Anthony Cordesman, The uncertain costs of the global war on terror (Washington DC: Center for Strategic and International Studies, August 2007). <http://csis.org/files/media/csis/pubs/080907_thecostsofwar.pdf>
 Linda Bilmes and Joseph Stiglitz, “The Iraq war will cost us $3 trillion, and much more,” Washington Post (August 8, 2008). < http://www.washingtonpost.com/wp-dyn/content/article/2008/03/07/AR2008030702846.html>
 US Department of Defense, Defense casualty report, 2010. <http://www.defense.gov/NEWS/casualty.pdf>
 Anne Leland and Mary-Jana Oboroceanu, American war and military operations casualties: Lists and casualties (Congressional Research Service, September 2009):12. <http://www.fas.org/sgp/crs/natsec/RL32492.pdf>
 Bob Roehr, “High rate of PTSD in returning Iraq war veterans,” Medscape Today (November 6, 2007). <http://www.medscape.com/viewarticle/565407>
 Kishore Mahbubani, The new Asian hemisphere: The irresistible shift of global power to the East (Public Affairs Books, 2008): 165-66.
 National Commission on Terrorist Attacks Upon the United States, The 9/11 Commission Report: Final Report of the National Commission on Terrorist Attacks Upon the United States: Executive Summary. <http://www.9-11commission.gov/report/911Report_Exec.htm>
 Tom Engelhardt, “What progress in Iraq really means,” The Nation (April 13, 2007). < http://www.thenation.com/doc/20070827/engelhardt>
 Fawaz Gerges, The far enemy: Why Jihad went global (Cambridge University Press, 2005): 21, 24-26.
 Eric Margolis, “Osama: 10. The US: 0,” LewRockwell.com (January 12, 2010). <http://www.lewrockwell.com/margolis/margolis176.html>
 Eric Margolis.
 Liaquat Ali Khan, “Now Pakistan,” CounterPunch.Org (October 21, 2009). <http://www.counterpunch.org/alikhan10212009.html>
 Michael Wines, “China willing to spend big on Afghanistan commerce,” New York Times (December 30, 2009).
< http://www.nytimes.com/2009/12/30/world/asia/30mine.html?_r=1&sq=copper china afghanistan&st=cse&scp=1&pagewanted=print>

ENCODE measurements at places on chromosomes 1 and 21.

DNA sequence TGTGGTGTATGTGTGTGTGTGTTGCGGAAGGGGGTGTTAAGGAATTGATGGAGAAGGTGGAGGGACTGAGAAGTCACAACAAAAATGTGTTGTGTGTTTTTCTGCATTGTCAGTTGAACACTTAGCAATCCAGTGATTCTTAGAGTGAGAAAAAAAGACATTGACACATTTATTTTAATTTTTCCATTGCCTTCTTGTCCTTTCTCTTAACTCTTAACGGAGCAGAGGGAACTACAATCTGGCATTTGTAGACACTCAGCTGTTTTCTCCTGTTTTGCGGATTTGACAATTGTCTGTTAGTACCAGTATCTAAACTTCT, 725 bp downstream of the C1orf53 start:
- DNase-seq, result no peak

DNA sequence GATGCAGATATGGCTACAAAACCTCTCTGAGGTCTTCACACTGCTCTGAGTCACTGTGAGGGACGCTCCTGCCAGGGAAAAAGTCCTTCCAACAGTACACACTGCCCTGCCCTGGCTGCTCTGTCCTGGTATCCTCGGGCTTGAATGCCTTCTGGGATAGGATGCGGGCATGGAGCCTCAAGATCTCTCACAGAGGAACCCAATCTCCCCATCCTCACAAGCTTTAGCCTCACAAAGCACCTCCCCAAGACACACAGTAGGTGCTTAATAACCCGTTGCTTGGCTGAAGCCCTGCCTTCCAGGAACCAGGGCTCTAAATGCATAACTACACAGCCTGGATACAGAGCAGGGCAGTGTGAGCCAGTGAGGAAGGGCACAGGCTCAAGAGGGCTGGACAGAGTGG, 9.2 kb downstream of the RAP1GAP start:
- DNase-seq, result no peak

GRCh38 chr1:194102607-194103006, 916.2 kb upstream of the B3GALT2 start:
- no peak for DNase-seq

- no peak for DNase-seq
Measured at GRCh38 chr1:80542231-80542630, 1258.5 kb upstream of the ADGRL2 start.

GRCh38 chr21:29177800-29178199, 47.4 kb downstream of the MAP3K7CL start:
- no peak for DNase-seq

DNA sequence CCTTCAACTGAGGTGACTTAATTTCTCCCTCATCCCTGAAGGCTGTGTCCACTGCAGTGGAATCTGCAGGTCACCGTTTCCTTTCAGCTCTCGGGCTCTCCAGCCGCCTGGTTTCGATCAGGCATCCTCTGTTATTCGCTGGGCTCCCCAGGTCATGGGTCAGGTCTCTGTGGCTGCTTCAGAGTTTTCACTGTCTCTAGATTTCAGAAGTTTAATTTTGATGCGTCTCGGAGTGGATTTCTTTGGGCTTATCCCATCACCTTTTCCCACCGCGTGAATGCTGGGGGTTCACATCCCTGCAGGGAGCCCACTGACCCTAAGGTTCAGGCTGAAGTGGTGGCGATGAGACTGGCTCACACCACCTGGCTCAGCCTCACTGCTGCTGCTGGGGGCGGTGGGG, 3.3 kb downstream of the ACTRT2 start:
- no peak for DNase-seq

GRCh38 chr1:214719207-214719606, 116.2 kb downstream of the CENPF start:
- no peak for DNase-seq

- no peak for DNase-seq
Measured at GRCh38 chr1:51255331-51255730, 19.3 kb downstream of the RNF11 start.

Timothy Williams, “Oil Companies Look to the Future in Iraq,” The New York Times (November 30, 2009). <http://www.nytimes.com/2009/12/01/world/middleeast/01iraqoil.html?scp=1&sq=iraq+oil+contracts+%22united+states%22+china&st=nyt
By Michael Parenti – Common Dreams
When I wrote my book Against Empire in 1995, as might be expected, some of my U.S. compatriots thought it was wrong of me to call the United States an empire. It was widely believed that U.S. rulers did not pursue empire; they intervened abroad only out of self-defense or for humanitarian rescue operations or to overthrow tyranny, fight terrorism, and propagate democracy.
But by the year 2000, everyone started talking about the United States as an empire and writing books with titles like Sorrows of Empire, Follies of Empire, Twilight of Empire, or Empire of Illusions— all referring to the United States when they spoke of empire.
Even conservatives started using the word. Amazing. One could hear right-wing pundits announcing on U.S. television, “We’re an empire, with all the responsibilities and opportunities of empire and we better get used to it”; and “We are the strongest nation in the world and have every right to act as such”—as if having the power gives U.S. leaders an inherent entitlement to exercise it upon others as they might wish.
“What is going on here?” I asked myself at the time. How is it that so many people feel free to talk about empire when they mean a United States empire? The ideological orthodoxy had always been that, unlike other countries, the USA did not indulge in colonization and conquest.
The answer, I realized, is that the word has been divested of its full meaning. “Empire” seems nowadays to mean simply dominion and control. Empire—for most of these late-coming critics— is concerned almost exclusively with power and prestige. What is usually missing from the public discourse is the process of empire and its politico-economic content. In other words, while we hear a lot about empire, we hear very little about imperialism.
Now that is strange, for imperialism is what empires are all about. Imperialism is what empires do. And by imperialism I do not mean the process of extending power and dominion without regard to material and financial interests. Indeed “imperialism” has been used by some authors in the same empty way that they use the word “empire,” to simply denote dominion and control with little attention given to political economic realities.
But I define imperialism as follows: the process whereby the dominant investor interests in one country bring to bear their economic and military power upon another nation or region in order to expropriate its land, labor, natural resources, capital, and markets-in such a manner as to enrich the investor interests. In a word, empires do not just pursue “power for power’s sake.” There are real and enormous material interests at stake, fortunes to be made many times over.